Notes From The Underground By Fyodor Dostoyevsky Essay

1132 Words Sep 9th, 2015 5 Pages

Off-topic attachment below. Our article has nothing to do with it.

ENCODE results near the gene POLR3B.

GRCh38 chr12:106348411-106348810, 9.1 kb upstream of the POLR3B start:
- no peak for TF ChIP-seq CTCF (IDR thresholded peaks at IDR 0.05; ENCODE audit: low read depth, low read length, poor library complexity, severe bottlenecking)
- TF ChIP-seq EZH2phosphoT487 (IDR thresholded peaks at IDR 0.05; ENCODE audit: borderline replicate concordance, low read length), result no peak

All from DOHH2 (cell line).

We all are, in a sense between Netflix and work, arbitrary creatures subjugated by society 's “free will” and capitalistic doctrines. Without careful introspection, we overlook the mental distance between our oughts and our wants as we slowly lose control over our lives. Most peoplesee the onslaught of individual will by our highly demanding, hierarchical, and intelligence-oriented society, but are unable to act against it. It is a lost cause, or rather a triumphant one, that despite scholastic indoctrinations and stigmatizing education, most of us are still not reduced to one dimensional thinking and stifled emotions. The constant imbalance between our emotional desires and social expectations is much like the idea of sex in a catholic school – it 's not supposed to exist, but once you present it to your mind 's eye, you realize it 's everywhere. Fyodor Dostoyevsky hence becomes an iconic literary master. His novel “Notes from the Underground” portrays an amoral and self-conflicting character who indeed lives in everyone at some point of their lives. In “Notes”, Dostoveysky deliberately, and quite playfully (though that 'playfulness ' presents itself more as a suicidal tendency than anything else) denotes the ambiguity of absolutism in face of the irrational human nature. Using a fictional, lonely, and deranged personality as the narrating voice of the novel, Dostoyevsky contrives nonsensical inner dialogues to present common human angst in a carefully calculated world.…

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